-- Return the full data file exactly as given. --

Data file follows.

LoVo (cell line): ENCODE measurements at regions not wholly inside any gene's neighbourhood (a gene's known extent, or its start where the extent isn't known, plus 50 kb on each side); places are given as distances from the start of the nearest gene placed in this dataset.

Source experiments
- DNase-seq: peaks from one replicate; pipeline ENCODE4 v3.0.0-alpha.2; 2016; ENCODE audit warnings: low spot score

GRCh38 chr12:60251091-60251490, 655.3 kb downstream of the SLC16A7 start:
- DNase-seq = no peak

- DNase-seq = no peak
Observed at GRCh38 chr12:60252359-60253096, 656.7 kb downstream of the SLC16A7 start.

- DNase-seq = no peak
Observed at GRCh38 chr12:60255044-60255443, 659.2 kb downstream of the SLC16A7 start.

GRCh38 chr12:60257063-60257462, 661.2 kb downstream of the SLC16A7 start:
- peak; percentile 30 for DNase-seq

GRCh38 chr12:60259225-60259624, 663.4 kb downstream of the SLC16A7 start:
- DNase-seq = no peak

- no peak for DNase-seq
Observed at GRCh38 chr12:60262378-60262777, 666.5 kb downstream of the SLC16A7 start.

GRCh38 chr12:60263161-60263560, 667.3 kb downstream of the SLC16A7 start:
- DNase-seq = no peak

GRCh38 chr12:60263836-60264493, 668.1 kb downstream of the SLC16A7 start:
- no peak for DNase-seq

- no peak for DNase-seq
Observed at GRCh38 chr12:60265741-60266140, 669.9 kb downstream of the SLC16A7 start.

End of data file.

LoVo (cell line): ENCODE measurements at regions not wholly inside any gene's neighbourhood (a gene's known extent, or its start where the extent isn't known, plus 50 kb on each side); places are given as distances from the start of the nearest gene placed in this dataset.

Source experiments
- DNase-seq: peaks from one replicate; pipeline ENCODE4 v3.0.0-alpha.2; 2016; ENCODE audit warnings: low spot score

GRCh38 chr12:60251091-60251490, 655.3 kb downstream of the SLC16A7 start:
- DNase-seq = no peak

- DNase-seq = no peak
Observed at GRCh38 chr12:60252359-60253096, 656.7 kb downstream of the SLC16A7 start.

- DNase-seq = no peak
Observed at GRCh38 chr12:60255044-60255443, 659.2 kb downstream of the SLC16A7 start.

GRCh38 chr12:60257063-60257462, 661.2 kb downstream of the SLC16A7 start:
- peak; percentile 30 for DNase-seq

GRCh38 chr12:60259225-60259624, 663.4 kb downstream of the SLC16A7 start:
- DNase-seq = no peak

- no peak for DNase-seq
Observed at GRCh38 chr12:60262378-60262777, 666.5 kb downstream of the SLC16A7 start.

GRCh38 chr12:60263161-60263560, 667.3 kb downstream of the SLC16A7 start:
- DNase-seq = no peak

GRCh38 chr12:60263836-60264493, 668.1 kb downstream of the SLC16A7 start:
- no peak for DNase-seq

- no peak for DNase-seq
Observed at GRCh38 chr12:60265741-60266140, 669.9 kb downstream of the SLC16A7 start.